Olympic Games and the stockmarket

Does analysis of the historic behaviour of stock markets around the time of the four-yearly Olympic Games have anything of interest for investors?

The Olympic Games are a major event, often requiring much spending to improve infrastructure; and such spending can provide a fillip to a nation’s economy. If this affects prices on the stock market it is likely to happen soon after the initial announcement of a country winning the competition to host the event – so, long before the Olympics actually take place. The hosts for the Olympic Games are usually announced seven years in advance.

However, in this analysis we will look at the performance of host country stock markets in the year of the Olympics itself.

The following chart shows the performance of stock markets in countries that have recently hosted the Olympics: US (1984, 1996), Australia (2000), Greece (2004), UK (2012). (NB. China was omitted as it hosted the Games in 2008 – a year when stock markets had their focus on other matters; the share price of National Bank of Greece was used as a proxy for the Greek stock market.). The index data has been re-based to start at 100. The Games generally take place in August-September (indicated by the shaded portion in the chart).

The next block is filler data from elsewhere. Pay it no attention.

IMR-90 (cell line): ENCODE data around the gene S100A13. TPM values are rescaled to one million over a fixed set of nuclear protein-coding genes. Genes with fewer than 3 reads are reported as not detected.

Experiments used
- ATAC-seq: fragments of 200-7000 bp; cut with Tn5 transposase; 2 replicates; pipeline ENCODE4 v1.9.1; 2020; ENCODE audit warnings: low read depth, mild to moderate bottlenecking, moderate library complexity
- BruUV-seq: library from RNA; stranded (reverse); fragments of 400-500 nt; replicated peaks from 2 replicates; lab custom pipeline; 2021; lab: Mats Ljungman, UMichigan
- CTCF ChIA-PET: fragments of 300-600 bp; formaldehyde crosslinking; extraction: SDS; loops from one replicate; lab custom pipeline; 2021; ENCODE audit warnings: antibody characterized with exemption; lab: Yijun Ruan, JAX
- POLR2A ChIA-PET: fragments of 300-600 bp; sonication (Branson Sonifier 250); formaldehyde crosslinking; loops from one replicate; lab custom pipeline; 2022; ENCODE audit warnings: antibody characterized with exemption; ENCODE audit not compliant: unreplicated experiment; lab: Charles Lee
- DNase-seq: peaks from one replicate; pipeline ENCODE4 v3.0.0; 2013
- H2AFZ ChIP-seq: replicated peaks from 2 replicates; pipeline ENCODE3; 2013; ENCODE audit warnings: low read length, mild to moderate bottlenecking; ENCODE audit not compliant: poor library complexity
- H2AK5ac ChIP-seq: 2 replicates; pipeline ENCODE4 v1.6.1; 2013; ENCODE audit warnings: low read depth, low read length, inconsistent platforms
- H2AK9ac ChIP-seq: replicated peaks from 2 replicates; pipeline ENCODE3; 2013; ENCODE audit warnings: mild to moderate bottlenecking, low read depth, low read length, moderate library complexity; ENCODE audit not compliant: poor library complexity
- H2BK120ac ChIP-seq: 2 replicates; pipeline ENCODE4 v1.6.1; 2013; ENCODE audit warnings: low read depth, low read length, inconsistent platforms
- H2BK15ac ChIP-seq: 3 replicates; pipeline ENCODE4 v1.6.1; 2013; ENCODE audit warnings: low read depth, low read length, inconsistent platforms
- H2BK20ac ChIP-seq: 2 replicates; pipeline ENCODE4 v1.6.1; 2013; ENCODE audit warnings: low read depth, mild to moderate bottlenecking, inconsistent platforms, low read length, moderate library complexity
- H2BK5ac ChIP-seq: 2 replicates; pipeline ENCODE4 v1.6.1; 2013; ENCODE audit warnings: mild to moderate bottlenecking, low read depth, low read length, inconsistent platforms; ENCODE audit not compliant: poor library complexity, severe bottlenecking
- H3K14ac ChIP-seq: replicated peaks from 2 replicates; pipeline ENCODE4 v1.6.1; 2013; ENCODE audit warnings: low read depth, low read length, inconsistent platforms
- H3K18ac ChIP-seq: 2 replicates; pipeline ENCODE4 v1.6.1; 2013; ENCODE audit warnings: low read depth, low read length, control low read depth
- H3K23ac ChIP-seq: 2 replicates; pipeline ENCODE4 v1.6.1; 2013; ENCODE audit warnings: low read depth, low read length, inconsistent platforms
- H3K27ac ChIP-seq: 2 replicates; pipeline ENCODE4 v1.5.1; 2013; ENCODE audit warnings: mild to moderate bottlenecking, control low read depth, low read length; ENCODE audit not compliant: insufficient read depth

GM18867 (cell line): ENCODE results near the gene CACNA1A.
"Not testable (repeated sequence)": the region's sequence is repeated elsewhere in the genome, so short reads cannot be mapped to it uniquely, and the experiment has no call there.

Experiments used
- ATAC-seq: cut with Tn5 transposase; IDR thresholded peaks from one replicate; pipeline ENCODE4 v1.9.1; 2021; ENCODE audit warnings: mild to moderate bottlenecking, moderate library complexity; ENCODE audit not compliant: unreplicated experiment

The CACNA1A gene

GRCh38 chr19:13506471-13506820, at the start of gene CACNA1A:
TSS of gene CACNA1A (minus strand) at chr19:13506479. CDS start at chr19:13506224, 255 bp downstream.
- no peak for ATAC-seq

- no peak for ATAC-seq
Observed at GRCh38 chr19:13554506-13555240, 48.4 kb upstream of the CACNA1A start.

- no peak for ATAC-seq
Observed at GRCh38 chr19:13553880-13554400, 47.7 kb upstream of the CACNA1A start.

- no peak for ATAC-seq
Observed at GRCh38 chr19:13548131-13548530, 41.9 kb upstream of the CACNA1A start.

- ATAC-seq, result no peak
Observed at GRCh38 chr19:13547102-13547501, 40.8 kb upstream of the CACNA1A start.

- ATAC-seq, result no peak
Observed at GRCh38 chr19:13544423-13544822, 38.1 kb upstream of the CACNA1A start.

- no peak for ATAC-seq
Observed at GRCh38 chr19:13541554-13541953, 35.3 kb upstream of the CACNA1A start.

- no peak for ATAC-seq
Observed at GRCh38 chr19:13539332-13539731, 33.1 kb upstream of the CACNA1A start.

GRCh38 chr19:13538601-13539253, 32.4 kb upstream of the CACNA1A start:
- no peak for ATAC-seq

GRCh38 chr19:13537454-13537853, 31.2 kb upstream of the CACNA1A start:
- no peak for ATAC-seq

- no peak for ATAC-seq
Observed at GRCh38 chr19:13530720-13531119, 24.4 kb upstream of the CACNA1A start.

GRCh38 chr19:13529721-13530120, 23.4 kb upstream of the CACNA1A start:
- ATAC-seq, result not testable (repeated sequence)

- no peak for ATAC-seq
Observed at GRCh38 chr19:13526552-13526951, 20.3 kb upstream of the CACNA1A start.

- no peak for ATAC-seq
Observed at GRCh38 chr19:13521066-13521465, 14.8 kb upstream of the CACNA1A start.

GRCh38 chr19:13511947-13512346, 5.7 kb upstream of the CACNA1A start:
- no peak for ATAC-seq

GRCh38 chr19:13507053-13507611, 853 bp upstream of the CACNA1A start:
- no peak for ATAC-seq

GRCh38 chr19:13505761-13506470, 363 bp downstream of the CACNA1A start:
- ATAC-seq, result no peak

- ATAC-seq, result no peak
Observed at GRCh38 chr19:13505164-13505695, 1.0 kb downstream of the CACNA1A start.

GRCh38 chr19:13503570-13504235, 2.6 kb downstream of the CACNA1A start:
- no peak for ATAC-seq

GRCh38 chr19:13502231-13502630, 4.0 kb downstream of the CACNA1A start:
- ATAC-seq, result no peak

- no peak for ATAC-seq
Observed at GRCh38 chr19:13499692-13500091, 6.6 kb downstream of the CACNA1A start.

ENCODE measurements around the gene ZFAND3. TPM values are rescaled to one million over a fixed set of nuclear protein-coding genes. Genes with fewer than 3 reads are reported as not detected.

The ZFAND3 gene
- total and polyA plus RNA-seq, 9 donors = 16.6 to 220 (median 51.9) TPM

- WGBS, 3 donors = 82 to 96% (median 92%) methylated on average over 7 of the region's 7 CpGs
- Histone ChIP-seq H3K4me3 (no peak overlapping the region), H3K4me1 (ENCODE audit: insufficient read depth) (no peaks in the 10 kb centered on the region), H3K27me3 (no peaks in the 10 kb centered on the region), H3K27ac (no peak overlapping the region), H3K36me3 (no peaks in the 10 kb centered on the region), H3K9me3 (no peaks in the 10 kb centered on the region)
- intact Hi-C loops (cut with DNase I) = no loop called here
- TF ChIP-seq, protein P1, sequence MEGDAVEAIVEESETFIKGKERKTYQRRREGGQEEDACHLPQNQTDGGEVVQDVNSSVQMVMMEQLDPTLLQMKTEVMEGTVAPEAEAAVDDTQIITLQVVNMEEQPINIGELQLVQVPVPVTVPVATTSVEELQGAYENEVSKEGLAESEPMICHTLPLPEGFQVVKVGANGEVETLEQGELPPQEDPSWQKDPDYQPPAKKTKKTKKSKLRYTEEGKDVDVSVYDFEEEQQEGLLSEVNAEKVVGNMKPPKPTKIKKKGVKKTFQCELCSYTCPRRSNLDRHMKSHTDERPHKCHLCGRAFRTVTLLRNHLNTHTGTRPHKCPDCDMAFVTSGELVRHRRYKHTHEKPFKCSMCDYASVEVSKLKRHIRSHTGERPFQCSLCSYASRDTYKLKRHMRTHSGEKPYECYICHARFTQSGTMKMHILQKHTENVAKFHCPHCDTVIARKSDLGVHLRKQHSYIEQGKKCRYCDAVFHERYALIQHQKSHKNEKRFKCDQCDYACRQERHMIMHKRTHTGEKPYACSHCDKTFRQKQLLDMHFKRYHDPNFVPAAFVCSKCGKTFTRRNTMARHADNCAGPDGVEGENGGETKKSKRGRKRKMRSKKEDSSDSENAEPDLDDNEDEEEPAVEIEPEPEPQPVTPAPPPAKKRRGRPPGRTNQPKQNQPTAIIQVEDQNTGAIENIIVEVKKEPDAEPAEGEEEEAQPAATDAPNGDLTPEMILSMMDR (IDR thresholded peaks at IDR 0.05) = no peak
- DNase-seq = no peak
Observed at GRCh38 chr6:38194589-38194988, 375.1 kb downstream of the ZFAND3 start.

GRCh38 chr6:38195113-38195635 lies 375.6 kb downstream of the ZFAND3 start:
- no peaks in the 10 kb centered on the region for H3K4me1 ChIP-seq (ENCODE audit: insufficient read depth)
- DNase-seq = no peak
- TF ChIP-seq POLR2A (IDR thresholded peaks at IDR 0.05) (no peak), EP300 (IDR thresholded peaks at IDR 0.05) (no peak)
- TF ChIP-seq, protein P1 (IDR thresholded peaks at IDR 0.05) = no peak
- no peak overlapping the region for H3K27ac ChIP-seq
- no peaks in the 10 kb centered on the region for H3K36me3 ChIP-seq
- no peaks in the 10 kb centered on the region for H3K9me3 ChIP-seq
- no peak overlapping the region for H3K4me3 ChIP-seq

Stock market performance of Olympics hosts

There are no easily discernible general trends from the above chart.

To analyse this in some more detail, the following chart plots the average performance for all the markets over three periods:

1         Before games: from 1 January to the start of the games

2         During games: the two-three week period of the games

3         After games: from the end of the games to 31 December

The darker bars show the average performance calculated excluding China and Greece.

Average performance in year of OlympicsGenerally, equities in host country markets appear to be weak in the months leading up to the games, perhaps when the media runs stories of cost overruns and missed timetables. And then there appears to be a relief rally afterwards.


A recent academic paper analysed the performance of stocks for two hosting countries: China in 2008 and the UK in 2012. The paper summarised its findings as-

Olympic “euphoria” is sufficient in both China and the UK to influence stock returns and valuations but the overall fundamental benefits of the Olympics are small.

This article is an extract from The UK Stock Market Almanac 2016.

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Stocks with the worst recent annual performance

The following table shows the 13 FTSE All-Share stocks that have had the highest number of consecutive negative annual returns to end 2014. The last column gives the number of years of consecutive negative returns.

For example, First Group has not had an up year since 2007, and so has had seven consecutive years of negative returns up to 2014.

Company TIDM Index Consec -ve Yrs
FirstGroup FGP FTSE Mid 250 7